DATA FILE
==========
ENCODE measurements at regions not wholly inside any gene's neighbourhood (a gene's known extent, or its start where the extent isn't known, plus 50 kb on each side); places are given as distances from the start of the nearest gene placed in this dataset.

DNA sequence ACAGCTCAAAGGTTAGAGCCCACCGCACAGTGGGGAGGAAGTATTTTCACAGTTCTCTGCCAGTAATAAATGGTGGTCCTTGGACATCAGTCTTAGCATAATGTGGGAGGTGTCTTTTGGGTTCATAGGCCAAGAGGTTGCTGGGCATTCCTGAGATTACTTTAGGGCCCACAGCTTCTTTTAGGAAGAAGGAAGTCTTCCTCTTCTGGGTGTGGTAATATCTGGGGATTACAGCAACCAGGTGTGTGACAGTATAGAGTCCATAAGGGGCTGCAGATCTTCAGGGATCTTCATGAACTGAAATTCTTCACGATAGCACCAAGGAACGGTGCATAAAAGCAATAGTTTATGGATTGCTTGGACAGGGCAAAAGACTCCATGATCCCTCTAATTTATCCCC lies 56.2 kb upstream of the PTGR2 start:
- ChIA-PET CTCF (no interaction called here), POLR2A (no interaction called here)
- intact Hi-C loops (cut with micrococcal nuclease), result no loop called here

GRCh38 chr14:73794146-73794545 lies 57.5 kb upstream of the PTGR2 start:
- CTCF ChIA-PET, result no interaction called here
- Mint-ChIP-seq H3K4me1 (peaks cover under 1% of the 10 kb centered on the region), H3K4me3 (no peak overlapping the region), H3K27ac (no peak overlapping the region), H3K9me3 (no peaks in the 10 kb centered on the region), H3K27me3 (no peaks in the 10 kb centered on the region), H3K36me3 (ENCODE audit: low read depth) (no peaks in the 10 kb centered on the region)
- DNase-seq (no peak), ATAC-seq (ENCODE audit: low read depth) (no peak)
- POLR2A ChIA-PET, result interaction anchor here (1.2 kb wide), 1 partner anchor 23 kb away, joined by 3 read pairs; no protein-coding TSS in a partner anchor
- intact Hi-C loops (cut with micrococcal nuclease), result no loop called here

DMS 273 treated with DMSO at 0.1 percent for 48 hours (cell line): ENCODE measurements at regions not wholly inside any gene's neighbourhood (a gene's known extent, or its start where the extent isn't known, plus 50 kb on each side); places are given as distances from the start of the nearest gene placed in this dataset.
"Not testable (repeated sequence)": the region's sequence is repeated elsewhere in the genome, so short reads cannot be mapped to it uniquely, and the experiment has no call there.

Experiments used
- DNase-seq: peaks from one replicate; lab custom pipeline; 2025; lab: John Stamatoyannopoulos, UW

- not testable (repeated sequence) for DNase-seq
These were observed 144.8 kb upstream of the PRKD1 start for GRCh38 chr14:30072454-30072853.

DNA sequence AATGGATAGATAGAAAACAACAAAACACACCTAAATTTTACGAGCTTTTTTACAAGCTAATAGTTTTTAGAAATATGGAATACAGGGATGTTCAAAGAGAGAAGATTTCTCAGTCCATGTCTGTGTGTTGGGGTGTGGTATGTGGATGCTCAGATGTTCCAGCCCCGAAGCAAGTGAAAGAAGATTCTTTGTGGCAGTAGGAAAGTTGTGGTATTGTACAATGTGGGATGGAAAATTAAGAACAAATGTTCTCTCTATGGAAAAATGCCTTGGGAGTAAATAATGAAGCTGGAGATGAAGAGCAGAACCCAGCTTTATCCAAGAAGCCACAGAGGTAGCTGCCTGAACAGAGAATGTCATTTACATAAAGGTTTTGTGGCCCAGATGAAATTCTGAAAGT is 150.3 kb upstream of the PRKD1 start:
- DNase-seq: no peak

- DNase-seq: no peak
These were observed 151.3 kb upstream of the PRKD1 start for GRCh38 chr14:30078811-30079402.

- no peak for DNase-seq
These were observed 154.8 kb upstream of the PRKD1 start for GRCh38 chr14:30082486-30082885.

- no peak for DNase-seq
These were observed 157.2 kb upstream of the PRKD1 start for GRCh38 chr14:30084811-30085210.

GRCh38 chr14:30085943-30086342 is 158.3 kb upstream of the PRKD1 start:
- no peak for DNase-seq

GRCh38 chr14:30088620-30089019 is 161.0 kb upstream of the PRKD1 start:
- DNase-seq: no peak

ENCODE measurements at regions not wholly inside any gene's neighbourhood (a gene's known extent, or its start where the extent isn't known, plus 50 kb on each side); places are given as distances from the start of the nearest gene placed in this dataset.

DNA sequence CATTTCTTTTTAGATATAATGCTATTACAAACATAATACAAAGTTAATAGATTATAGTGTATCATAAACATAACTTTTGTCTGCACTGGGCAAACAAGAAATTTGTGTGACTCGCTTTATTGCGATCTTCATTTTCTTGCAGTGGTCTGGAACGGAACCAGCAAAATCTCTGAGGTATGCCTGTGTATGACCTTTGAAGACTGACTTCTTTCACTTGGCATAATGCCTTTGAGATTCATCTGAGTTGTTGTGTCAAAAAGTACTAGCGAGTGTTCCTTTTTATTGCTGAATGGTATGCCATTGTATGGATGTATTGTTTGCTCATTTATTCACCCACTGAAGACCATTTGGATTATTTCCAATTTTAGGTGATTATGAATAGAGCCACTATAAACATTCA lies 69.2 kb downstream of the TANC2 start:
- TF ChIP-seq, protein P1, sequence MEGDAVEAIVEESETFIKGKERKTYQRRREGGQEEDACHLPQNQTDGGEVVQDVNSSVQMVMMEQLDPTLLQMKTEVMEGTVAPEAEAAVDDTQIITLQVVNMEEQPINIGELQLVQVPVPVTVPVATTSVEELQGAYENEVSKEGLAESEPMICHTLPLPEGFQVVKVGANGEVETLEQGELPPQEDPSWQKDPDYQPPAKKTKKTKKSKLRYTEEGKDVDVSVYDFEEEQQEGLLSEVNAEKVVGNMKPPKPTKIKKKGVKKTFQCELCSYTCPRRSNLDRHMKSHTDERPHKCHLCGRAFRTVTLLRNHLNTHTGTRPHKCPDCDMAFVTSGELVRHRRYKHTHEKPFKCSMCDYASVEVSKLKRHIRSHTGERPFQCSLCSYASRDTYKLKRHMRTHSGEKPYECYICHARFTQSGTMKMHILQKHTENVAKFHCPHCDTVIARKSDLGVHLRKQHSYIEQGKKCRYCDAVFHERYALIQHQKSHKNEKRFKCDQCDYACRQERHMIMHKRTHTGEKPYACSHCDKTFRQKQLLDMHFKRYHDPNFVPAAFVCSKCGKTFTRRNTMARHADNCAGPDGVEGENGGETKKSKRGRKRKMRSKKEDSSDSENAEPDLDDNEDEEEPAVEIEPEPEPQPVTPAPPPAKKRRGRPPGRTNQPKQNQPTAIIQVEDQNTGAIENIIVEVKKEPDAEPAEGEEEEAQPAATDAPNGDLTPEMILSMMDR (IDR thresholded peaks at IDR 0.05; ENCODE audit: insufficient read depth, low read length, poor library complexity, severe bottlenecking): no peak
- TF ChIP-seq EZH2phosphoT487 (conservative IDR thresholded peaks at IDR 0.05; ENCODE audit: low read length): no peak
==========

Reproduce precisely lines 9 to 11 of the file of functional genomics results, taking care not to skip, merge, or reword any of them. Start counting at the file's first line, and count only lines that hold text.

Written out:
- POLR2A ChIA-PET, result interaction anchor here (1.2 kb wide), 1 partner anchor 23 kb away, joined by 3 read pairs; no protein-coding TSS in a partner anchor
- intact Hi-C loops (cut with micrococcal nuclease), result no loop called here

DMS 273 treated with DMSO at 0.1 percent for 48 hours (cell line): ENCODE measurements at regions not wholly inside any gene's neighbourhood (a gene's known extent, or its start where the extent isn't known, plus 50 kb on each side); places are given as distances from the start of the nearest gene placed in this dataset.